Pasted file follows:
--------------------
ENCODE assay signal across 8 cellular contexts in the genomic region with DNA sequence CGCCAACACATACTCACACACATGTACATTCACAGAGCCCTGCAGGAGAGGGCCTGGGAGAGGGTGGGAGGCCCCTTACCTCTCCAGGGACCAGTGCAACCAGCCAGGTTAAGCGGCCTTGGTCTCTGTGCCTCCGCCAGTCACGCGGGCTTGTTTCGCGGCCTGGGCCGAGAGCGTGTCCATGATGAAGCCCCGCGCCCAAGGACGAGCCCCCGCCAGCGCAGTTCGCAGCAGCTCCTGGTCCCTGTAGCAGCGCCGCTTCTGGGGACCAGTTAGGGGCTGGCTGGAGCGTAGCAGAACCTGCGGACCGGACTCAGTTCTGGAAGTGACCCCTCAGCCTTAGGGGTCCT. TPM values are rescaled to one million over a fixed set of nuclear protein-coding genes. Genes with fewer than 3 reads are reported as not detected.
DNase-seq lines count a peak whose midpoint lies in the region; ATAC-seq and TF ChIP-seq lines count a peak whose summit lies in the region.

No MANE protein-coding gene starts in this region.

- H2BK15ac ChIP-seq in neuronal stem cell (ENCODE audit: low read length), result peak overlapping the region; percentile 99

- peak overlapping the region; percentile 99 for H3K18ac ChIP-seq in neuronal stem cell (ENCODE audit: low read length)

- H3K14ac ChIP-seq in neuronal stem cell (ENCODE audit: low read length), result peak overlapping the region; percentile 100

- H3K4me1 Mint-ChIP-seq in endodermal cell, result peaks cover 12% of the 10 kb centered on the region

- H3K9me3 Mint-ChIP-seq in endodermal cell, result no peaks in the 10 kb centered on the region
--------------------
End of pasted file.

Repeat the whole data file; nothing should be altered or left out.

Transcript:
ENCODE assay signal across 8 cellular contexts in the genomic region with DNA sequence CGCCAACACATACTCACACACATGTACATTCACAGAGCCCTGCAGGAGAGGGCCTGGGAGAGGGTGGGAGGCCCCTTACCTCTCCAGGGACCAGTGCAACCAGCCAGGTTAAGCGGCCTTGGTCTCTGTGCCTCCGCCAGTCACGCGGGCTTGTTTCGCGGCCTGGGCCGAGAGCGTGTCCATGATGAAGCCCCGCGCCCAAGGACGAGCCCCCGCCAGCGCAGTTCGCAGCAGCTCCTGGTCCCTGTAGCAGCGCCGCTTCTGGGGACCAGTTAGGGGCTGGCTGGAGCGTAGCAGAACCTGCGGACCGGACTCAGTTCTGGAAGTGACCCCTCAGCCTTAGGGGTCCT. TPM values are rescaled to one million over a fixed set of nuclear protein-coding genes. Genes with fewer than 3 reads are reported as not detected.
DNase-seq lines count a peak whose midpoint lies in the region; ATAC-seq and TF ChIP-seq lines count a peak whose summit lies in the region.

No MANE protein-coding gene starts in this region.

- H2BK15ac ChIP-seq in neuronal stem cell (ENCODE audit: low read length), result peak overlapping the region; percentile 99

- peak overlapping the region; percentile 99 for H3K18ac ChIP-seq in neuronal stem cell (ENCODE audit: low read length)

- H3K14ac ChIP-seq in neuronal stem cell (ENCODE audit: low read length), result peak overlapping the region; percentile 100

- H3K4me1 Mint-ChIP-seq in endodermal cell, result peaks cover 12% of the 10 kb centered on the region

- H3K9me3 Mint-ChIP-seq in endodermal cell, result no peaks in the 10 kb centered on the region